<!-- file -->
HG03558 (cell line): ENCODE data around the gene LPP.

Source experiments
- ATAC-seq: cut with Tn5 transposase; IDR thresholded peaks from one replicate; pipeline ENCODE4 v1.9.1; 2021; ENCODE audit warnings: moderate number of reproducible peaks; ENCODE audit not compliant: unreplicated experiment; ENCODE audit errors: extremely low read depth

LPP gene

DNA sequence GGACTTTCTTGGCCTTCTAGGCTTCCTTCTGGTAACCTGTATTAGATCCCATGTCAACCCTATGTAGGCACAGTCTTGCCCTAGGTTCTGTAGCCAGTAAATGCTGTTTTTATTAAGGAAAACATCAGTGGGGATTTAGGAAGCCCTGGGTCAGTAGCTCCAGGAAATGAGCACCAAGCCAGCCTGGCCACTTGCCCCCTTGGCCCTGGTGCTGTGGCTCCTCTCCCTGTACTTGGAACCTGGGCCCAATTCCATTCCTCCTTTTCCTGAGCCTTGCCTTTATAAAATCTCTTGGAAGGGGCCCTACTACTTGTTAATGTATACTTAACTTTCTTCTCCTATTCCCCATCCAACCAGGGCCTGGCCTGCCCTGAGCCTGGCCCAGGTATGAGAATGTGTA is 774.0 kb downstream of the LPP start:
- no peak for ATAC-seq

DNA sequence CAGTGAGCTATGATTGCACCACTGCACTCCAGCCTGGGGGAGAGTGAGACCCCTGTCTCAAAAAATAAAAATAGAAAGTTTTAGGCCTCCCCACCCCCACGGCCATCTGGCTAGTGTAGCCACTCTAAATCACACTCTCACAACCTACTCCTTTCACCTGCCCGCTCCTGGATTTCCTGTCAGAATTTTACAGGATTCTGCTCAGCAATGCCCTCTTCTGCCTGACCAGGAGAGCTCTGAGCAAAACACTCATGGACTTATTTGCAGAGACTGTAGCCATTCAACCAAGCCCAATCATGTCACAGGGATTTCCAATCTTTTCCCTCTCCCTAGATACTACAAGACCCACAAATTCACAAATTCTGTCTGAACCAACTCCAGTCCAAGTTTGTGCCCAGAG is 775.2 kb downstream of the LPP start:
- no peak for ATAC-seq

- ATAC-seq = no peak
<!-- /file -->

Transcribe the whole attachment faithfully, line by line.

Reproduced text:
HG03558 (cell line): ENCODE data around the gene LPP.

Source experiments
- ATAC-seq: cut with Tn5 transposase; IDR thresholded peaks from one replicate; pipeline ENCODE4 v1.9.1; 2021; ENCODE audit warnings: moderate number of reproducible peaks; ENCODE audit not compliant: unreplicated experiment; ENCODE audit errors: extremely low read depth

LPP gene

DNA sequence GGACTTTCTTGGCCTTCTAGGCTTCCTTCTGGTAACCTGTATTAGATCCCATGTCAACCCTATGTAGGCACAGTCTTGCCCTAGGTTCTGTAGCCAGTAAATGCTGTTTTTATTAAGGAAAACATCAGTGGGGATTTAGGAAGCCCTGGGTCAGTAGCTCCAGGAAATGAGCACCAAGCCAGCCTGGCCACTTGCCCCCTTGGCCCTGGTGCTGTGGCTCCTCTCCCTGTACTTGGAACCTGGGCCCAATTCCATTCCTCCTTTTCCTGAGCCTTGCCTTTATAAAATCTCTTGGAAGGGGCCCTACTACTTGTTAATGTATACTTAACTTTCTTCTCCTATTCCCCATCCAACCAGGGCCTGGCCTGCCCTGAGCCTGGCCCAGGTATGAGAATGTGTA is 774.0 kb downstream of the LPP start:
- no peak for ATAC-seq

DNA sequence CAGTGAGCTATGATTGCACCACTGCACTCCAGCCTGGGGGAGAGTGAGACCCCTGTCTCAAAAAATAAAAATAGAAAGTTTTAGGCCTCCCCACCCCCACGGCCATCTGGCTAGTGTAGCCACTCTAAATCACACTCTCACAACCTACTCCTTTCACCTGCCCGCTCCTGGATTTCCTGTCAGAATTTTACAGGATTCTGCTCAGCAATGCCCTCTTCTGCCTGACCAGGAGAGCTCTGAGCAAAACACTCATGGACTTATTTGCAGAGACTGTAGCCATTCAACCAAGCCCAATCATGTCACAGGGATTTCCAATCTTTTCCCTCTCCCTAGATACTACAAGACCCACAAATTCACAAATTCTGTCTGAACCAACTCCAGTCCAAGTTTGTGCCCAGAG is 775.2 kb downstream of the LPP start:
- no peak for ATAC-seq

- ATAC-seq = no peak